RSE Network Grant: Exploring digital methods for interaction, exploration, and experiencing contested histories

The Exploring digital methods for interaction, exploration, and experiencing contested histories project is funded by RSE Arts & Humanities Research Grants, in collaboration with the Royal Society of Edinburgh. We will examine the histories, archives, and narratives around the sinking of the HMY Iolaire off the coast of Lewis in January 1919 to explore a new conceptual model for community generated digital histories. Through an interdisciplinary partnership, we will consider the intersections of community generated digital historical content, traumatic histories, and the potential of digital mediation and interactivity to work with, and sustain, this material.

The Team

  • Project Lead: Lorna Hughes, Professor in Digital Humanities at the University of Glasgow
  • Co-investigator: Iain Donald, Senior Lecturer in the School of Design & Informatics at Abertay University
  • Co-investigator: Iain Robertson, Reader in History at the Centre for History, University of the Highlands and Islands
  • PhD researcher: Sarah Gambell, PhD candidate in Information Studies at the University of Glasgow

Aims and Objectives

The RSE project will examine the histories, archives, and narratives around the sinking of the HMY Iolaire off the coast of Lewis in January 1919 to explore a new conceptual model for community generated digital histories. The project will involve an interdisciplinary partnership, investigating interconnected aspects of community generated digital historical content, the exploration of traumatic histories, and the potential of digital mediation and interactivity to work with, and sustain, this digital material.

The centenary of the Iolaire disaster has resulted in the creation of a range of digital materials – including community-generated and co-produced digital content – and community groups and researchers have attempted to grapple with issues of the digital afterlife of such material. This project will create a space (virtual and face-to-face) in which new, deeper and more sustainable collaborative approaches to post-custodial digital archiving can be researched in a mutually supportive and explorative manner. This process will empower communities to further engage with memory organisations in developing collaborative, long-term approaches to sustaining this content. Central to this will be discussion and engagement with the potential of advanced digital interfaces to create interaction and mediation with this material: fostering further memorialisation as well as an ability to confront traumatic events with local resonance. By bringing curators, communities, and interdisciplinary academic expertise, together the project will begin the process of developing new models for public history and community engagement with archives, with potential for communities globally and in the future to confront contested and difficult histories, and to engage with historical trauma.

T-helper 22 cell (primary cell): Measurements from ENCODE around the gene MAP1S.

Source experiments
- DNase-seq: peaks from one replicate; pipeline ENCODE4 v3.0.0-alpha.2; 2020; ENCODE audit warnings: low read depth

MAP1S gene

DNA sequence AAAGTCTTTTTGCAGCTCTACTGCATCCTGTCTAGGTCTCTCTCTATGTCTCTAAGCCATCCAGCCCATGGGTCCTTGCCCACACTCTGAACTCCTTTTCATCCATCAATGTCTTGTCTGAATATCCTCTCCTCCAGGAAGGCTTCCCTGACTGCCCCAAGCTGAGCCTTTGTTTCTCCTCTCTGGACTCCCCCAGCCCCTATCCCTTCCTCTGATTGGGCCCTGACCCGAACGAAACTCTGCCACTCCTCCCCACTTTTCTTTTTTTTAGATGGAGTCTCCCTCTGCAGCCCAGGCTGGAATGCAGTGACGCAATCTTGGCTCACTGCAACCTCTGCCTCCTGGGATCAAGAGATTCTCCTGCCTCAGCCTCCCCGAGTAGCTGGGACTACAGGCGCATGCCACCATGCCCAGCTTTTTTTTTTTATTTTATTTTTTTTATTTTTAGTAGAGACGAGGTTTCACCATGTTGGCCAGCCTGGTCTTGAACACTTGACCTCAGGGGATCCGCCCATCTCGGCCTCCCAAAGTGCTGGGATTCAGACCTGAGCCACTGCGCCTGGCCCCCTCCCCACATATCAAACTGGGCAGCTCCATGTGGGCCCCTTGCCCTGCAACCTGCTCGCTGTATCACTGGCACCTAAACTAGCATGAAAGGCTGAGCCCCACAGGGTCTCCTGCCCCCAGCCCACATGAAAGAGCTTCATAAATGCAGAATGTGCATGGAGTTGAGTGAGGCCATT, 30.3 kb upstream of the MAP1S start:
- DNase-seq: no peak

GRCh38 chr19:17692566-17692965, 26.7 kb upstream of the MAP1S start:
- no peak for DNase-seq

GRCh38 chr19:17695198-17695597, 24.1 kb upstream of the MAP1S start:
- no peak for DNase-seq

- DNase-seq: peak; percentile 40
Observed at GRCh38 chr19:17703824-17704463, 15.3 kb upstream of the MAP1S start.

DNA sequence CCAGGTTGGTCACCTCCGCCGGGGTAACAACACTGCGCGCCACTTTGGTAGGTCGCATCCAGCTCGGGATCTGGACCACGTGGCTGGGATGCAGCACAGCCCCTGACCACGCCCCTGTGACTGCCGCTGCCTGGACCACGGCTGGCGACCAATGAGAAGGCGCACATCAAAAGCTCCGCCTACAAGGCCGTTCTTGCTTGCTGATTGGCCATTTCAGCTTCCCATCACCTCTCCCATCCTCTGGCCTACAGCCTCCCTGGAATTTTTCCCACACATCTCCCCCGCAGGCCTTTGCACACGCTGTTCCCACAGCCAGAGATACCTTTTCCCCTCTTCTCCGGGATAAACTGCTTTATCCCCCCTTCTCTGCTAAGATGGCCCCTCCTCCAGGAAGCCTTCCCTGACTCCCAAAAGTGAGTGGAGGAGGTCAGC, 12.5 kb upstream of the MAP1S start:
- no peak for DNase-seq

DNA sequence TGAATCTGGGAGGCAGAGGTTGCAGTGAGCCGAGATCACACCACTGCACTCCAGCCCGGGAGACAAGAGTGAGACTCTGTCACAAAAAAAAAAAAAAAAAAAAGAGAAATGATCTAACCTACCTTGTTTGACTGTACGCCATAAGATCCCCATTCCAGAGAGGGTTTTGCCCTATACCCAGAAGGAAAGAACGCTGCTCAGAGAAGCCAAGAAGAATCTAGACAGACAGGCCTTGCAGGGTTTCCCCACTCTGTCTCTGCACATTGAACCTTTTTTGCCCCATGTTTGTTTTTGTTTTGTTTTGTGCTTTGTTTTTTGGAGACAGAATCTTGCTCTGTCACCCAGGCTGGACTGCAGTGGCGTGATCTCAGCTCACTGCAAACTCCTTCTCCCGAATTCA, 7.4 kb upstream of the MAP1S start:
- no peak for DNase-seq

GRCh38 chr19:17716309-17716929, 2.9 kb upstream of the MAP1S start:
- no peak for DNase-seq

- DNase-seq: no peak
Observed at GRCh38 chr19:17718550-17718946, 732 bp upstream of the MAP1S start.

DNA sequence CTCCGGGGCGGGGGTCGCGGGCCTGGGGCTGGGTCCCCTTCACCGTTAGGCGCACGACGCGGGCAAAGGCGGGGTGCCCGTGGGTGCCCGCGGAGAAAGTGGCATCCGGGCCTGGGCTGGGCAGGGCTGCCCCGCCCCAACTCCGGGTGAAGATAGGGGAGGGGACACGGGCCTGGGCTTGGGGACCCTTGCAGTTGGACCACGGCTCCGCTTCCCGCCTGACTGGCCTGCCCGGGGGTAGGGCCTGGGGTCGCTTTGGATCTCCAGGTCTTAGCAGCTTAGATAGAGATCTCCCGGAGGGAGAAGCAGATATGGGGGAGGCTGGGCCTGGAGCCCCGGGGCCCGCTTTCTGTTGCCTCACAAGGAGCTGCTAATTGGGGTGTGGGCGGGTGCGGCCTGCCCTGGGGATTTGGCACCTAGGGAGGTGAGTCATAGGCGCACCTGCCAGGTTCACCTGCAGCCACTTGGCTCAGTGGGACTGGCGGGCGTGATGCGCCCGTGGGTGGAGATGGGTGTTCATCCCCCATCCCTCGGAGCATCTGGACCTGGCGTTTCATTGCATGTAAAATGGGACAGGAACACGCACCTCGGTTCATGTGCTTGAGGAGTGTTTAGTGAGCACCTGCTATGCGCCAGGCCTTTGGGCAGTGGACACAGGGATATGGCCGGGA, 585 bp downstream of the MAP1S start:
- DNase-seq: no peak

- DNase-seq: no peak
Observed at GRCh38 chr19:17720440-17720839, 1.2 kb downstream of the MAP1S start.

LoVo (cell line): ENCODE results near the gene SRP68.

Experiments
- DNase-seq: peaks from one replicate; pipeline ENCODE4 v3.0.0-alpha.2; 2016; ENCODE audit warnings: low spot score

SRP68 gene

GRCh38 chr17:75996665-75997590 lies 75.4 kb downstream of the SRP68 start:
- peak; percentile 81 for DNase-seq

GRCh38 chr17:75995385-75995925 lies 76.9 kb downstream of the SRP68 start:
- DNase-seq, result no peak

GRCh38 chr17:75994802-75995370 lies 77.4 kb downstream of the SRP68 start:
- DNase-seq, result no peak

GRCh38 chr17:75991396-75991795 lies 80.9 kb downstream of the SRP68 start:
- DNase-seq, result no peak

The sinking of the Iolaire in 1919 off the coast of Lewis – just outside Stornoway harbour – was a traumatic event that until very recently had been one of the hidden histories of the First World War. This was not because the event was unknown; almost no household on the Island was unaffected by the event, but because the impact and trauma associated with the loss of the Iolaire was so severe that it was not spoken of until comparatively recently. However, the local, national and global public commemoration of the centenaries of the First World War has cast a greater degree of focus on the material and documentary heritage, and community memory, associated with the event.